After lunch we boarded the buggies and threaded our ways past people and more buggies and got off near an entrance. We had been previously advised not to carry bags since these would be securitised and getting them back after the tour would be troublesome. So I had just brought the camera and some water, having left everything else in a room at the hotel for later retrieval. We also were parcelled into groups by which we would be shuttled through the iron turnstiles and scrutinised for any bags that the eager security mean could pounce on. Through the gate, along a garden path, through an arch tower and there it was - Taj Mahal, sparkling smoky grey white in the sunshine. We've all seen pictures of it, but to see it in full glory with a full blue sky background this close in the heat with all the people - it's different. It sparkles. It shines. It breathes. It feels there is a life and a soul to the building and the gardens. And there is a peace about the place, notwithstanding the hundreds and hundreds of people milling around the gardens and pathways toward the main mausoleum. And joy of joys, no cows. Or dogs. 

En route to the Taj
We had been allocated a guide, and they do give out much useful information - but nothing ever gets retained by me. Some little bits filter through and stick, but it's always too hot and there's always another photo opp and…  snuzz. I do remember that the Taj is basically a gravesite for husband and wife who are still buried there thirty meters below the floor in the main building. Wikipedia notes: "The Taj Mahal (meaning Crown of the Palace) is an ivory-white marble mausoleum on the south bank of the Yamuna river in the Indian city of Agra. It was commissioned in 1632 by the Mughal emperor, Shah Jahan (reigned from 1628 to 1658), to house the tomb of his favourite wife, Mumtaz Mahal. The tomb is the centrepiece of a 17-hectare complex, which includes a mosque and a guest house, and is set in formal gardens bounded on three sides by a crenellated wall.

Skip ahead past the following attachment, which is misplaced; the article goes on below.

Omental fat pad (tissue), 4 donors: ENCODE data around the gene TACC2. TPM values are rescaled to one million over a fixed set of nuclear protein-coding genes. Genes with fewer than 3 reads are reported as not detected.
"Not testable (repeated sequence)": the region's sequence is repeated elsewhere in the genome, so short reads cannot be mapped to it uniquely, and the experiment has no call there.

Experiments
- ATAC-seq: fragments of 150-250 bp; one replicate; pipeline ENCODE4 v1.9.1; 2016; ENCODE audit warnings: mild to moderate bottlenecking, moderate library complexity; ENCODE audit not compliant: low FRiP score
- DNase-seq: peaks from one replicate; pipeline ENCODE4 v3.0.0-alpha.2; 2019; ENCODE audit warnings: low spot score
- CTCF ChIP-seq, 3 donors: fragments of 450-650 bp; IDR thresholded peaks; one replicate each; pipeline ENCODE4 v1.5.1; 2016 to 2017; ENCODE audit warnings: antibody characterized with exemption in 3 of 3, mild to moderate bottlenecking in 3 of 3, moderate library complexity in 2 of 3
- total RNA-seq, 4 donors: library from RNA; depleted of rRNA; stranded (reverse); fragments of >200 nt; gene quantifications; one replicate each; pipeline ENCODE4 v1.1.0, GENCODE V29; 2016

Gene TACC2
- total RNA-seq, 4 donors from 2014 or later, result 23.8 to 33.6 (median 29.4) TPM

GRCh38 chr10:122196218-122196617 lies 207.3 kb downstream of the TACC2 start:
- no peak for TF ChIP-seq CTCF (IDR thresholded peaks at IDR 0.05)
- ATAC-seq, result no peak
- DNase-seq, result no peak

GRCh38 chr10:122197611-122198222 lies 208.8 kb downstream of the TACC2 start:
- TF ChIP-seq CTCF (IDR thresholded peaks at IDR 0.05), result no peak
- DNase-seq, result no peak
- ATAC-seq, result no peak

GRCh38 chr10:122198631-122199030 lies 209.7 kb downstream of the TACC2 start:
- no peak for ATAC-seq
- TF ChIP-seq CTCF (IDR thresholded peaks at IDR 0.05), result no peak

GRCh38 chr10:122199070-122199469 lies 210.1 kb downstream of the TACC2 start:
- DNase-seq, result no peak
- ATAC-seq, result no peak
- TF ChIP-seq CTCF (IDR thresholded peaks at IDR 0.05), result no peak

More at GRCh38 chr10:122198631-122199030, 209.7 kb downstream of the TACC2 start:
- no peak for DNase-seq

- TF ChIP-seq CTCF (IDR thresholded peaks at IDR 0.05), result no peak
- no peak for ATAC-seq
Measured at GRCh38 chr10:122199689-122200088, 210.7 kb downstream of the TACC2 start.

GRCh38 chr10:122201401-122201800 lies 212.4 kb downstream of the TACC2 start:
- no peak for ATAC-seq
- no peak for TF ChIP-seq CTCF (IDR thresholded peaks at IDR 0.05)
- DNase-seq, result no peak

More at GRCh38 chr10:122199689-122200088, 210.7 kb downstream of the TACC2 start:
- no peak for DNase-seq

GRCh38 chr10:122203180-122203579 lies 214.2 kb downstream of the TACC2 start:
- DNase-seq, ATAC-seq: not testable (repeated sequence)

Gateway to the Taj Mahal
Some more: "Construction of the mausoleum was essentially completed in 1643 but work continued on other phases of the project for another 10 years. The Taj Mahal complex is believed to have been completed in its entirety in 1653 at a cost estimated at the time to be around 32 million rupees (in 2015 values, approximately 52.8 billion rupees [U.S. $827 million]). The construction project employed some 20,000 artisans under the guidance of a board of architects led by the court architect to the emperor, Ustad Ahmad Lahauri."

Our Guide describing Taj history